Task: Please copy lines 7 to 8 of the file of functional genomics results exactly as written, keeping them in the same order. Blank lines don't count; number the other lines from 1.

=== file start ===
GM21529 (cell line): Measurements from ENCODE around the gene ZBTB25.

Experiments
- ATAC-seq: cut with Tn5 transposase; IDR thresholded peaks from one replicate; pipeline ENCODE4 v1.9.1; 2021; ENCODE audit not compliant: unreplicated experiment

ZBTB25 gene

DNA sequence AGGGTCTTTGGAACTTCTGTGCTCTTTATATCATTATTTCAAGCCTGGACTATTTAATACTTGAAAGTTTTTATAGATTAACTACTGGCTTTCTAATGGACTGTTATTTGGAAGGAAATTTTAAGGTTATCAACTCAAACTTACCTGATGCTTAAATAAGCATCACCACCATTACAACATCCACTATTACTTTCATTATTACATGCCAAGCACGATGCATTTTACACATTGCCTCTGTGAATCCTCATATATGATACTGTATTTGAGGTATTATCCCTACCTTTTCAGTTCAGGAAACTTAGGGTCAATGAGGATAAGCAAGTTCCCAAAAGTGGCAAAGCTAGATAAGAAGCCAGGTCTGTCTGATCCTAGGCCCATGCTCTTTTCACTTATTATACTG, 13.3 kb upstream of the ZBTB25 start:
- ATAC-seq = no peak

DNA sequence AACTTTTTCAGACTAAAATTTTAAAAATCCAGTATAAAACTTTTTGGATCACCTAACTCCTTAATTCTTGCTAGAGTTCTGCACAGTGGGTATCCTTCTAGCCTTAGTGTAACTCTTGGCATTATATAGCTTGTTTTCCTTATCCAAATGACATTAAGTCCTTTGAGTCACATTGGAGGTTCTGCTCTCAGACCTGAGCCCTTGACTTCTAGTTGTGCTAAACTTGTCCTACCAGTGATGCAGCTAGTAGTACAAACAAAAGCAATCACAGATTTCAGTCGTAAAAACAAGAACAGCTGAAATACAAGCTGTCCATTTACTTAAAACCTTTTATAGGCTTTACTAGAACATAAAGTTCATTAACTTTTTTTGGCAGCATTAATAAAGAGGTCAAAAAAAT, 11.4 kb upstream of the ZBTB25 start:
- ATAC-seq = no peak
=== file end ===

DNA sequence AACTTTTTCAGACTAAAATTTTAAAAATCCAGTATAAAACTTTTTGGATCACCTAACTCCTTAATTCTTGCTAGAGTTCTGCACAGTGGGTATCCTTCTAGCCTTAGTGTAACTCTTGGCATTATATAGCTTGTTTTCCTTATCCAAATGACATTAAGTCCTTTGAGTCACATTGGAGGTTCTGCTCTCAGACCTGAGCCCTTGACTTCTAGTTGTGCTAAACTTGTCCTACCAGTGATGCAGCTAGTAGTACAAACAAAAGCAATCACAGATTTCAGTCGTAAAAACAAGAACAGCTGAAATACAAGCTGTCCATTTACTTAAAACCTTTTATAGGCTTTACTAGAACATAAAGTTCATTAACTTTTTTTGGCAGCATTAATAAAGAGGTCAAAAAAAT, 11.4 kb upstream of the ZBTB25 start:
- ATAC-seq = no peak